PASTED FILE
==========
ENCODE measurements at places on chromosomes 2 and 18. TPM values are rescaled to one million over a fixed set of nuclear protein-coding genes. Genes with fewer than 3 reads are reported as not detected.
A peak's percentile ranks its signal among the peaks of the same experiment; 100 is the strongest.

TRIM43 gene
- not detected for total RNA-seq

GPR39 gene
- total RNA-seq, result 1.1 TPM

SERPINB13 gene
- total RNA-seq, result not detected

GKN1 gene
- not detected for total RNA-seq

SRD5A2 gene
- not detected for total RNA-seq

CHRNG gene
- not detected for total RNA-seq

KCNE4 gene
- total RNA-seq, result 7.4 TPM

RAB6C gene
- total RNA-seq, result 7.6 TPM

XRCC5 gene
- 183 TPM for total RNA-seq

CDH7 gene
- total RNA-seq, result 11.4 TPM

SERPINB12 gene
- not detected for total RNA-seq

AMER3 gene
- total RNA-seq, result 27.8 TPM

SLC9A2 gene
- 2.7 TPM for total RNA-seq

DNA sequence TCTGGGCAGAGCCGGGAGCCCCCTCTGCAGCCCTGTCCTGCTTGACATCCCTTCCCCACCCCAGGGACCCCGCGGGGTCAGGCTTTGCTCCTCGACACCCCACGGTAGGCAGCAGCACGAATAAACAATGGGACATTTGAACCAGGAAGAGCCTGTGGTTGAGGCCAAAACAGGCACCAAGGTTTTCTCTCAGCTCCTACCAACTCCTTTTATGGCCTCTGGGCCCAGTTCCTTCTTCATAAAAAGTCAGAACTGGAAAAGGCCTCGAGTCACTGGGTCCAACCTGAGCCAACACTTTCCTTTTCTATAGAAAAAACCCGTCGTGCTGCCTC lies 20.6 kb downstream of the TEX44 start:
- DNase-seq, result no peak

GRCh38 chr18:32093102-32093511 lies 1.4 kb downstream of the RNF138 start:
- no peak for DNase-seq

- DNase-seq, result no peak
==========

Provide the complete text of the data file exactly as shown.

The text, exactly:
ENCODE measurements at places on chromosomes 2 and 18. TPM values are rescaled to one million over a fixed set of nuclear protein-coding genes. Genes with fewer than 3 reads are reported as not detected.
A peak's percentile ranks its signal among the peaks of the same experiment; 100 is the strongest.

TRIM43 gene
- not detected for total RNA-seq

GPR39 gene
- total RNA-seq, result 1.1 TPM

SERPINB13 gene
- total RNA-seq, result not detected

GKN1 gene
- not detected for total RNA-seq

SRD5A2 gene
- not detected for total RNA-seq

CHRNG gene
- not detected for total RNA-seq

KCNE4 gene
- total RNA-seq, result 7.4 TPM

RAB6C gene
- total RNA-seq, result 7.6 TPM

XRCC5 gene
- 183 TPM for total RNA-seq

CDH7 gene
- total RNA-seq, result 11.4 TPM

SERPINB12 gene
- not detected for total RNA-seq

AMER3 gene
- total RNA-seq, result 27.8 TPM

SLC9A2 gene
- 2.7 TPM for total RNA-seq

DNA sequence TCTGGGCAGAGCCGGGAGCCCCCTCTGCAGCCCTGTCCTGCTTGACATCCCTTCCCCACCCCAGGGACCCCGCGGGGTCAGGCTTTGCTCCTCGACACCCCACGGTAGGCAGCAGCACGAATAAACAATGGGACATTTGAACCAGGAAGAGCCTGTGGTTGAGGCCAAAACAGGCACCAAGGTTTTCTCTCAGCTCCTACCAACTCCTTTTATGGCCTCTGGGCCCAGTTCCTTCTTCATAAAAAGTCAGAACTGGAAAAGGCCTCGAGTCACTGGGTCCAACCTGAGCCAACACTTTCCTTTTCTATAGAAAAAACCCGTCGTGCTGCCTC lies 20.6 kb downstream of the TEX44 start:
- DNase-seq, result no peak

GRCh38 chr18:32093102-32093511 lies 1.4 kb downstream of the RNF138 start:
- no peak for DNase-seq

- DNase-seq, result no peak